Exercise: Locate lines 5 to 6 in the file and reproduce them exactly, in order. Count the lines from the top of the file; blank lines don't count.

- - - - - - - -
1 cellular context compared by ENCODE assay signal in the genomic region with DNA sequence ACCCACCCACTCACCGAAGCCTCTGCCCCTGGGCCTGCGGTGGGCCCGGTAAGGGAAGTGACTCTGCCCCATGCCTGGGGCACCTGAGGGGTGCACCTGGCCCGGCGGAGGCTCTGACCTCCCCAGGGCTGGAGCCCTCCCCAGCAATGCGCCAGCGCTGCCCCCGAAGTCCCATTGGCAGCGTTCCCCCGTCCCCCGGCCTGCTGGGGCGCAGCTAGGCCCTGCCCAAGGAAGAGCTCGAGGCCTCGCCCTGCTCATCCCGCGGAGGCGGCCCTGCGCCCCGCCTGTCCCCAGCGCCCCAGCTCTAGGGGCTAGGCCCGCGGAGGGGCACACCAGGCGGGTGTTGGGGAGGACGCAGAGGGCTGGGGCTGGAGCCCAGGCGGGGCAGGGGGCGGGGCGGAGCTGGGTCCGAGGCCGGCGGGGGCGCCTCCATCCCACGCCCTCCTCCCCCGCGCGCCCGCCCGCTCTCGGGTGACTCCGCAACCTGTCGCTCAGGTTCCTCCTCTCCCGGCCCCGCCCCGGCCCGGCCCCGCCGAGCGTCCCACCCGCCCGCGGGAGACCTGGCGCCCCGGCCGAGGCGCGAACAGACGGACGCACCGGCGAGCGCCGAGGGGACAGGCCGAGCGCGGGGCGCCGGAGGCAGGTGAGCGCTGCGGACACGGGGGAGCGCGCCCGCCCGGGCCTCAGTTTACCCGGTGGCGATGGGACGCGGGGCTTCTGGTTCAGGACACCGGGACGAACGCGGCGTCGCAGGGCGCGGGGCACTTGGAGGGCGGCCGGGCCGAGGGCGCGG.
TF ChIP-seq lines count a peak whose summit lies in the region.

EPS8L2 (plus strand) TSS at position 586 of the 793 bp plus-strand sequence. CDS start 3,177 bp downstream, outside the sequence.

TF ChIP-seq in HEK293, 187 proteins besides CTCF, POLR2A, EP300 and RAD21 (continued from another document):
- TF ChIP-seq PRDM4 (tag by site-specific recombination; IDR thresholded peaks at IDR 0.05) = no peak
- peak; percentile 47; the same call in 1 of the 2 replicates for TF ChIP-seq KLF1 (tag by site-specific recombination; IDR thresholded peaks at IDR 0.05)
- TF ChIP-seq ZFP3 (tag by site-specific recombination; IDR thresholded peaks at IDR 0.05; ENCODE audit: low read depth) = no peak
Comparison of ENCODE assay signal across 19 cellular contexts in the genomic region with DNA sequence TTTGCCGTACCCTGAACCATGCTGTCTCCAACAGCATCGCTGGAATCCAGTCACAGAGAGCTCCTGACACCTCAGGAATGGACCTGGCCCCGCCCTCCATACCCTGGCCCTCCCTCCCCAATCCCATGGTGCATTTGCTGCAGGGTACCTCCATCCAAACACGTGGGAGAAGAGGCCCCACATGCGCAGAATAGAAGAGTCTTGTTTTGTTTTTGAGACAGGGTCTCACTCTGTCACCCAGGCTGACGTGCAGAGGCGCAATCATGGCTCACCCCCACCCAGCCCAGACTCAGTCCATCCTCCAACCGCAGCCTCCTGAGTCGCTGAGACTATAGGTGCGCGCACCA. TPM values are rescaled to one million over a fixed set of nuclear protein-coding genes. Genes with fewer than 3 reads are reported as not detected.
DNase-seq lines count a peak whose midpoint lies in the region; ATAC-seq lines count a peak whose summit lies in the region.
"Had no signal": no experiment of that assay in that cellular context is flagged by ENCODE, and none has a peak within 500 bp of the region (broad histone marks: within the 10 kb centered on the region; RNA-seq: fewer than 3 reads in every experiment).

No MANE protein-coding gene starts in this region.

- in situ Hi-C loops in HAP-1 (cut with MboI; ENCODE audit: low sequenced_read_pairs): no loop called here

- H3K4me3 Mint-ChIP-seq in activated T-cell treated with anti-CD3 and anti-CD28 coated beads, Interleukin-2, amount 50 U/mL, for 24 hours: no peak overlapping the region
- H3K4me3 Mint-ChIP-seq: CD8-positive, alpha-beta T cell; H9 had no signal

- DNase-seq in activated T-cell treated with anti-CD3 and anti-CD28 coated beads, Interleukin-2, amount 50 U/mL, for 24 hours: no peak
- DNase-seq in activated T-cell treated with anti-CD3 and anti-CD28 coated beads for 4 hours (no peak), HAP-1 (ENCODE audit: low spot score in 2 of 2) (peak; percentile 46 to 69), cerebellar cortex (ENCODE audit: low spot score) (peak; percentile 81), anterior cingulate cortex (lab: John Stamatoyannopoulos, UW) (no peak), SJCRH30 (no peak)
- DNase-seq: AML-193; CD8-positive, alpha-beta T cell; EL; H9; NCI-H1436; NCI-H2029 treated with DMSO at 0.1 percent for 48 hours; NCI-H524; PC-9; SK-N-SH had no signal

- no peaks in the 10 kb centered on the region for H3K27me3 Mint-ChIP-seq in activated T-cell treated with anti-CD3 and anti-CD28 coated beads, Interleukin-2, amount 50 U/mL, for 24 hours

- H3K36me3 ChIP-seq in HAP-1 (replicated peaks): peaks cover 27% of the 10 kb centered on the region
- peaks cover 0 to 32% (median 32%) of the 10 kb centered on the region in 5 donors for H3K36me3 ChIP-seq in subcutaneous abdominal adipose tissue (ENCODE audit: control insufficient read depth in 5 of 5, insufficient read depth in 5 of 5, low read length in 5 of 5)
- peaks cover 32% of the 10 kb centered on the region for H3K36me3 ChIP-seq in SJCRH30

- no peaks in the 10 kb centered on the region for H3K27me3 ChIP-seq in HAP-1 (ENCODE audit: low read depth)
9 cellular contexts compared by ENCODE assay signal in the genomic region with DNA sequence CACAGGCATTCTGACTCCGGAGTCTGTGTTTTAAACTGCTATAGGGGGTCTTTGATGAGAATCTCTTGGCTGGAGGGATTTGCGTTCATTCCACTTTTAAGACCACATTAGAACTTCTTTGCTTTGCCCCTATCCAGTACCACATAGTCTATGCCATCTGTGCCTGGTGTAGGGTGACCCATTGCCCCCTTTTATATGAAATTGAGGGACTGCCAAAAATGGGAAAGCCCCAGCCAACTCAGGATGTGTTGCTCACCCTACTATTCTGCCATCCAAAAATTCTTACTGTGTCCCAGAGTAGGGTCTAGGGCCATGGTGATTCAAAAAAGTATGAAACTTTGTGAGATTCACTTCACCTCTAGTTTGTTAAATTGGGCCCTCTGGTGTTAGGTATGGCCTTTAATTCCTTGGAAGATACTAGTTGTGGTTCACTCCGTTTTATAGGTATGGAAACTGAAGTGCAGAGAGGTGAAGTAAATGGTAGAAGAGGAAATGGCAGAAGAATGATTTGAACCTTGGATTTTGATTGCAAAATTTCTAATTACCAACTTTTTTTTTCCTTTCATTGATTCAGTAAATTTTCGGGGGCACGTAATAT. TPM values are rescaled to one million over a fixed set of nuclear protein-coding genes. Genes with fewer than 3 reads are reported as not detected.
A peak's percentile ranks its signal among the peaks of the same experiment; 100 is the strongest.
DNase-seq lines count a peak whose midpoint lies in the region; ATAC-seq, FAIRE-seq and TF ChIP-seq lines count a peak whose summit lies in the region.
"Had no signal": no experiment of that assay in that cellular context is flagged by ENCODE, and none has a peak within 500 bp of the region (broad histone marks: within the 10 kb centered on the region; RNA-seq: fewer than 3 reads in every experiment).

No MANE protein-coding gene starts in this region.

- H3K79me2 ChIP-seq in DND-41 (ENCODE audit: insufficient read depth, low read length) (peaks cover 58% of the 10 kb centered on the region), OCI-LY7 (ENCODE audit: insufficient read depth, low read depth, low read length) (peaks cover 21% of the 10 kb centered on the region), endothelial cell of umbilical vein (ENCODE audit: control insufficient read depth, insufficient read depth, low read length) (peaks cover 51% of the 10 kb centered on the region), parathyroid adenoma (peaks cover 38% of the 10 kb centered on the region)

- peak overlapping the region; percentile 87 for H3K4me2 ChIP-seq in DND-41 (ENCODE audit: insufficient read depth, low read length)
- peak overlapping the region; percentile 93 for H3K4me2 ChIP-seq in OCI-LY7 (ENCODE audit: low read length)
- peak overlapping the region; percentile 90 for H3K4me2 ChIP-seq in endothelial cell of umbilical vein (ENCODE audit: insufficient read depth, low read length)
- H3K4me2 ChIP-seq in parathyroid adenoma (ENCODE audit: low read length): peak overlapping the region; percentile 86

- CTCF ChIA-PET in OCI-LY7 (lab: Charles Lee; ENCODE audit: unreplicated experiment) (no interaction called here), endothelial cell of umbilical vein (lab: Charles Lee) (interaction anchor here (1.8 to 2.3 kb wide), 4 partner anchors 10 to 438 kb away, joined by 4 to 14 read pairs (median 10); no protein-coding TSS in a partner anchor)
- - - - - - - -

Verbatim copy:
- TF ChIP-seq PRDM4 (tag by site-specific recombination; IDR thresholded peaks at IDR 0.05) = no peak
- peak; percentile 47; the same call in 1 of the 2 replicates for TF ChIP-seq KLF1 (tag by site-specific recombination; IDR thresholded peaks at IDR 0.05)